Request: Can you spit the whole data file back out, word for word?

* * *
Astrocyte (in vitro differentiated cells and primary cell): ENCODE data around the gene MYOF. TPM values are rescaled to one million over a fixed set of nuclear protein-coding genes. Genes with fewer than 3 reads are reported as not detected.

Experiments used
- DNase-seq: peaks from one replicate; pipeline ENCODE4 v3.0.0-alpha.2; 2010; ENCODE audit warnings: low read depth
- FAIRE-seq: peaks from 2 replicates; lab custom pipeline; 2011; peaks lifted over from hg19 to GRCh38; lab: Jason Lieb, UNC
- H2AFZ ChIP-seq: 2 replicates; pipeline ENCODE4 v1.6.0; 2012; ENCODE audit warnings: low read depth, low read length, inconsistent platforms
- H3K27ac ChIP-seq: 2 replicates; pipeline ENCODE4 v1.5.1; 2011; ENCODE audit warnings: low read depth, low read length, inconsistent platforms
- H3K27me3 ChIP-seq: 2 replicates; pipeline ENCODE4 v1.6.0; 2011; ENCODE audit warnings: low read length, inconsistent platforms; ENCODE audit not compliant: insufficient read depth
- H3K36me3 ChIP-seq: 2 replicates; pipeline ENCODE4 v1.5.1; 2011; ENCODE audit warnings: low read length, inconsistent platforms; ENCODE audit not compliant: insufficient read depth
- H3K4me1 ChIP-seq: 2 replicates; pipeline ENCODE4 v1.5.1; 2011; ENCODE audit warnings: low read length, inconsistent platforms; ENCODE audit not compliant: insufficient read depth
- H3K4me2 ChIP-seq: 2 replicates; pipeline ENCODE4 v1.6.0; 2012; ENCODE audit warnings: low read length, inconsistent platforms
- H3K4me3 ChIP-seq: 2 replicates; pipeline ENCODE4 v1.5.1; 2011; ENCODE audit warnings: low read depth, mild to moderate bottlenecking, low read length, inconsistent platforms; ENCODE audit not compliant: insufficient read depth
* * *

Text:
Astrocyte (in vitro differentiated cells and primary cell): ENCODE data around the gene MYOF. TPM values are rescaled to one million over a fixed set of nuclear protein-coding genes. Genes with fewer than 3 reads are reported as not detected.

Experiments used
- DNase-seq: peaks from one replicate; pipeline ENCODE4 v3.0.0-alpha.2; 2010; ENCODE audit warnings: low read depth
- FAIRE-seq: peaks from 2 replicates; lab custom pipeline; 2011; peaks lifted over from hg19 to GRCh38; lab: Jason Lieb, UNC
- H2AFZ ChIP-seq: 2 replicates; pipeline ENCODE4 v1.6.0; 2012; ENCODE audit warnings: low read depth, low read length, inconsistent platforms
- H3K27ac ChIP-seq: 2 replicates; pipeline ENCODE4 v1.5.1; 2011; ENCODE audit warnings: low read depth, low read length, inconsistent platforms
- H3K27me3 ChIP-seq: 2 replicates; pipeline ENCODE4 v1.6.0; 2011; ENCODE audit warnings: low read length, inconsistent platforms; ENCODE audit not compliant: insufficient read depth
- H3K36me3 ChIP-seq: 2 replicates; pipeline ENCODE4 v1.5.1; 2011; ENCODE audit warnings: low read length, inconsistent platforms; ENCODE audit not compliant: insufficient read depth
- H3K4me1 ChIP-seq: 2 replicates; pipeline ENCODE4 v1.5.1; 2011; ENCODE audit warnings: low read length, inconsistent platforms; ENCODE audit not compliant: insufficient read depth
- H3K4me2 ChIP-seq: 2 replicates; pipeline ENCODE4 v1.6.0; 2012; ENCODE audit warnings: low read length, inconsistent platforms
- H3K4me3 ChIP-seq: 2 replicates; pipeline ENCODE4 v1.5.1; 2011; ENCODE audit warnings: low read depth, mild to moderate bottlenecking, low read length, inconsistent platforms; ENCODE audit not compliant: insufficient read depth